This seems to be becoming such a regular feature that I abbreviated the title. I’ve just been sent a link to HM Revenue and Customs’ evidence to the Public Accounts Committee (No! Come back! I promise you it’s fascinating!) on the tax credits fiasco that has so far cost us around £2bn.

There are several contributory factors, including the famously insecure website that allowed a £50m fraud to be perpetrated, and a catalogue of software problems, as this excerpt from the evidence explains:

Q72 Mr Williams: … I switch again to the software errors. We are told that 199 software errors are still not remedied. That sounds to me like a lot. Who supplied the software?

Mr Gray: The majority of the software would have been supplied under the Inland Revenue’s former contract with EDS—

[ ]

Q74 Mr Williams: How long have the software errors been identified but not remedied?

Mr Gray: They were progressively identified over the first two or three years of the operation of Tax Credits.

Q75 Mr Williams: So how many were in total there originally, then?

Mr Gray: There were significantly more than that originally, but I am afraid I do not—

Q76 Mr Williams: There must have been, if it took three or four years, but how many? You know that there are 199 outstanding; how many have been dealt with?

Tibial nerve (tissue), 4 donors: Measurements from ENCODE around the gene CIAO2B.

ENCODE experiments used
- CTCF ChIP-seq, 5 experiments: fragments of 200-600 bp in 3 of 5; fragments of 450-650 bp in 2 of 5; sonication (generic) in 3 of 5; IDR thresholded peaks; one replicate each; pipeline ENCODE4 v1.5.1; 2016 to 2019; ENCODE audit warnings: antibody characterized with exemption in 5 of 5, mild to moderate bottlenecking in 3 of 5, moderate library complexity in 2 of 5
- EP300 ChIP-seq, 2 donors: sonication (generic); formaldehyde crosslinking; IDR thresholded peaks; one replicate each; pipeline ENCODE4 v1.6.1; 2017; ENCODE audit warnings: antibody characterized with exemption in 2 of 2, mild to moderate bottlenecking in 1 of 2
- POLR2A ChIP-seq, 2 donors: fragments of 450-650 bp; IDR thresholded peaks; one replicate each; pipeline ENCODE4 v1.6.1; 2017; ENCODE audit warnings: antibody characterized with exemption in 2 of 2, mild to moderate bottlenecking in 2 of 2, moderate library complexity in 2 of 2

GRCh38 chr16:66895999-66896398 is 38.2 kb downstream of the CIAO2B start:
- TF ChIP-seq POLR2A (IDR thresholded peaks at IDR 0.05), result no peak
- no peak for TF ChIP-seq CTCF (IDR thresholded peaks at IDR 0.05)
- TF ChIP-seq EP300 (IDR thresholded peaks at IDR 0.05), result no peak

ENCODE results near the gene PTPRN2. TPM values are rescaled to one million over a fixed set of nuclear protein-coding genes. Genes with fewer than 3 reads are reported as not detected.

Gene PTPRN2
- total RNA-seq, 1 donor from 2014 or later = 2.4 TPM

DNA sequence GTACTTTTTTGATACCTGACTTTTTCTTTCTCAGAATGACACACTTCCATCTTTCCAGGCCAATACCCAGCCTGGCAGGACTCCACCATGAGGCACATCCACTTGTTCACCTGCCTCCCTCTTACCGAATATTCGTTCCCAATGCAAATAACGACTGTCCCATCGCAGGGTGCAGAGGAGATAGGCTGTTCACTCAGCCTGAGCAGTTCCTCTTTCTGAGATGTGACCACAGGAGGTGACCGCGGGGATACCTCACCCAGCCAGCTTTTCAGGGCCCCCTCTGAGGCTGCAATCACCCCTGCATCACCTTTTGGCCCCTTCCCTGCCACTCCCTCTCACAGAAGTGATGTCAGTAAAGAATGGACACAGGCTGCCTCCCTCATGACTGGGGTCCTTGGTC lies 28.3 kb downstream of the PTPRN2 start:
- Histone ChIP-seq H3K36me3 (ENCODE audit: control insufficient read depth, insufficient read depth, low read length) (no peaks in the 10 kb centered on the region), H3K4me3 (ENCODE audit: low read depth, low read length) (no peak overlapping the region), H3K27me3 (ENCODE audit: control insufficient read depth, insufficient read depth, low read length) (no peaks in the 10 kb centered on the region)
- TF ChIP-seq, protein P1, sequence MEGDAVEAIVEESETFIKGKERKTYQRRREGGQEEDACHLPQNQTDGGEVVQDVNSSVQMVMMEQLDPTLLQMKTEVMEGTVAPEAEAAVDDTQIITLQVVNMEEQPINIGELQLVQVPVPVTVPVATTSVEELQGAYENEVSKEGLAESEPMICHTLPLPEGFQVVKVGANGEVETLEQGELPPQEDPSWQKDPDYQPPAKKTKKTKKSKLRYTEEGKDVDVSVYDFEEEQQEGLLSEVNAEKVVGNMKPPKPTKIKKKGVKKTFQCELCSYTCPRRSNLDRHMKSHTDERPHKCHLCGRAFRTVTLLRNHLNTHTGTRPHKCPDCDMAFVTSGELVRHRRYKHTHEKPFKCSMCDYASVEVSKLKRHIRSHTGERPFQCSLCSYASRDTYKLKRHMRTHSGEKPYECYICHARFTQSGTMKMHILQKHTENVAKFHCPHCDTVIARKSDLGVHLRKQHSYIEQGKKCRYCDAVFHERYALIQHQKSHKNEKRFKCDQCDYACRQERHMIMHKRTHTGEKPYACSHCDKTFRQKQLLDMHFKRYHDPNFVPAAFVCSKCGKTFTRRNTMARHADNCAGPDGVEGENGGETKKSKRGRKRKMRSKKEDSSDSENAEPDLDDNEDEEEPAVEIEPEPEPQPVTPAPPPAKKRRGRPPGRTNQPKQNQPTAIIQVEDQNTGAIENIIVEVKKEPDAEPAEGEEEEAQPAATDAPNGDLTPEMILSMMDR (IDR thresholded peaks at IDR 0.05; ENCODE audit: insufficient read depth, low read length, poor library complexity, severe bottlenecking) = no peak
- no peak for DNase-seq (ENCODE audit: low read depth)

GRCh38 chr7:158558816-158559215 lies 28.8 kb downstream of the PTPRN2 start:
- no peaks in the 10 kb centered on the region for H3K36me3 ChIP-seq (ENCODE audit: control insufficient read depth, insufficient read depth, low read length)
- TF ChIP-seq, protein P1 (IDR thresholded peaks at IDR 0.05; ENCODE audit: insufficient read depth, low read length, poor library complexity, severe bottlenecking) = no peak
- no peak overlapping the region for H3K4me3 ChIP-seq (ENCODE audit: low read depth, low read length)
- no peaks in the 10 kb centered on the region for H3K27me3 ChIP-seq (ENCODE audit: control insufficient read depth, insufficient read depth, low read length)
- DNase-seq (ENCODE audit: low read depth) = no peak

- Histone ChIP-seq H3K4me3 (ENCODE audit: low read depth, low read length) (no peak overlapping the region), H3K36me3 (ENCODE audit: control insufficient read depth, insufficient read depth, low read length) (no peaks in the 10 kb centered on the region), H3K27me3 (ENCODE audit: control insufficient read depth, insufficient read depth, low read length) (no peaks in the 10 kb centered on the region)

Mr Gray: Quite a large number—

Mr Williams: No, not “quite a large number”. “Quite a large number” is an insignificant answer. How many errors have been addressed?

Mr Gray: I cannot give you a precise figure. I can certainly let you have that figure separately. What we have done very deliberately in the early years of the system is to seek to address those errors that were having the biggest impact in the system. That might have been a relatively small number of errors but they were having the most significant impact on the operation of the system.

Q77 Mr Williams: I would like a note off you giving a precise indication of what errors have been dealt with, in addition to those that have not been. Having identified them all—you do not remember a grand total at all—was any penalty clause invoked against the supplier?

Mr Gray: Well, I think—

Mr Williams: Other than saying, “Come and put it right”?

Mr Gray: As you are aware from an earlier hearing, Mr Williams, we have reached a settlement with EDS in relation to errors in the initial building of the Tax Credits computer system and it is in the process of paying us total compensation of £71.25 million.

Mr Williams: £71 million.

Mr Gray: £71.25 million.

Q78 Mr Williams: Out of a total contract price of?

Mr Gray: Sorry. Again, I do not have that figure, but I can let you have it.

In answer to that last question, a footnote adds:

The EDS contract ran for 10 years and the total revenues under it were of the order of £2,500 million as was explained at the Committee’s hearing in December 2005 (Q212-213) in the 15 months to 30 June 2004 EDS earned revenue of £504.6 million from the contract and this gave rise to a profit of £121.3 million.

Still on the subject of Tax Credits, there’s also this from a few days ago:

HM Revenue and Customs (HMRC) has apologised to 8,000 tax credit claimants for sending their bank details to other claimants.

They do seem to be having trouble with this new-fangled IT malarkey.


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